We’ve known for a while that Facebook is happy to pay so-called white-hat hackers for discovering bugs, with a minimum of $500 up for grabs for each flaw discovered. But one UK man has scored $20,000 from the social networking behemoth for reporting a significant bug that could’ve exposed millions of accounts to being compromized.
Researcher Jack Whitton reported his findings to Facebook on May 23, and the issue was fixed five days later. Whitton has outlined the flaw in his blog, but the gist of it is as follows:
“Facebook gives you the option of linking your mobile number with your account. This allows you to receive updates via SMS, and also means you can login using the number rather than your email address.
The flaw lies in the
/ajax/settings/mobile/confirm_phone.phpend-point. This takes various parameters, but the two main are
code, which is the verification code received via your mobile, and
profile_id, which is the account to link the number to.
The thing is,
profile_idis set to your account (obviously), but changing it to your target’s doesn’t trigger an error.”
So. Much. Tech.
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The upshot of this is that it was possible to fool Facebook’s text message verification system into sending a password reset code for another person’s account, letting a would-be black-hat hacker reset a password and, thus, access their account. The fix was straightforward – Facebook simply no longer accepts the profile_id parameter from the user.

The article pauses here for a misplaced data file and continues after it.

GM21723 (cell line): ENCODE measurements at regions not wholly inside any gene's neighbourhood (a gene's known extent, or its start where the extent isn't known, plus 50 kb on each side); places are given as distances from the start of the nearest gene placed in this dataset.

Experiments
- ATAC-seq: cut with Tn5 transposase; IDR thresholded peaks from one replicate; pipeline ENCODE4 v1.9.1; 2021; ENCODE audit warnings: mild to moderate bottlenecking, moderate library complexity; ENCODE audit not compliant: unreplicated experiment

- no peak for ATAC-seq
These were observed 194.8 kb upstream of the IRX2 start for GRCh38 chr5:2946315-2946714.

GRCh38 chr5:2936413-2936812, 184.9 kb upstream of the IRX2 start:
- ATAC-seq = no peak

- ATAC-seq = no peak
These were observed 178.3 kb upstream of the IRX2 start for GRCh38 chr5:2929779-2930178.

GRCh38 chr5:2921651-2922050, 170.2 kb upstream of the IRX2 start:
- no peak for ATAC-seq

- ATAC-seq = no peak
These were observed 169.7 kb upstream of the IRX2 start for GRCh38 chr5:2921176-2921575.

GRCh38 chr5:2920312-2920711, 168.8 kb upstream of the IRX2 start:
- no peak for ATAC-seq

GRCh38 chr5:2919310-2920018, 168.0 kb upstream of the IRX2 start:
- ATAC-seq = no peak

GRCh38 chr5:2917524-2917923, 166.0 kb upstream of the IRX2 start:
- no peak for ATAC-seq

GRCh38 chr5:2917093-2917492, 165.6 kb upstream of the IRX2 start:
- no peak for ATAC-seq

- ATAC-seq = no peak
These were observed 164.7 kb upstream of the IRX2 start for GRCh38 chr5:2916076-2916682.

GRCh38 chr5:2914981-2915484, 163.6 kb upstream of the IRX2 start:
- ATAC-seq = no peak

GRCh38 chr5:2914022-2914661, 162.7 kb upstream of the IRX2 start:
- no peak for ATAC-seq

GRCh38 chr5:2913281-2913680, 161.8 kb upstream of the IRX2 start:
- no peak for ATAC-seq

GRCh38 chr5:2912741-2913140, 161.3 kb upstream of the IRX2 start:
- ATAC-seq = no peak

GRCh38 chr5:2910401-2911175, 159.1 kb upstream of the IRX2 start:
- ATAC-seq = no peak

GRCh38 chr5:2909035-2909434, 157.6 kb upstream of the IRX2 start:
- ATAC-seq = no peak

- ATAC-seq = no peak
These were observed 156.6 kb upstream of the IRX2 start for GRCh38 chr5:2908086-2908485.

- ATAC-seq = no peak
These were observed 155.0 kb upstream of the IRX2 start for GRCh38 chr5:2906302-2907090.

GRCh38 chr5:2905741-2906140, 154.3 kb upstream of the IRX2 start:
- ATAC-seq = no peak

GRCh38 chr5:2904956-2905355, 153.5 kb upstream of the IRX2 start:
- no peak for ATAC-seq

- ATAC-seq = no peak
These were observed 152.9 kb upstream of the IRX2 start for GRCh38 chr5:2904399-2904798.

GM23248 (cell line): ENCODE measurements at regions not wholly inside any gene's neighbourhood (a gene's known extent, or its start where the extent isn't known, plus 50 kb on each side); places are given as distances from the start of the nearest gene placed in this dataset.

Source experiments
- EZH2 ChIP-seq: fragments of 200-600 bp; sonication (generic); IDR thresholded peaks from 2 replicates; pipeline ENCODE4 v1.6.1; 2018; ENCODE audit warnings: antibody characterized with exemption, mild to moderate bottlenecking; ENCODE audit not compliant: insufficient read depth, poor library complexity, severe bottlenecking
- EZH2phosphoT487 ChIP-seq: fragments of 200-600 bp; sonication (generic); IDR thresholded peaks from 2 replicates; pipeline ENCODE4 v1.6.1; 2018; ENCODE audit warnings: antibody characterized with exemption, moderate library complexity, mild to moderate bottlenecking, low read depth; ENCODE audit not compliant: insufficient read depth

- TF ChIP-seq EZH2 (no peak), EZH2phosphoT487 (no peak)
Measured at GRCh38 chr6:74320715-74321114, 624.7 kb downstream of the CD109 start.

Clearly such a basic security flaw should never have existed within Facebook’s verification system, but that’s why it has the bug bounty in place. Indeed, other big tech firms adopt a similar system, including Google where one volunteer has earned $20,000 in a year spotting bugs.
Facebook used to have an upper limit of $10,000 in place for bugs spotted, but now says there is no maximum reward in place – “each bug is awarded a bounty based on its severity and creativity” – and only one bounty per bug will be awarded.
Feature Image Credit – Chris Jackson/Getty Images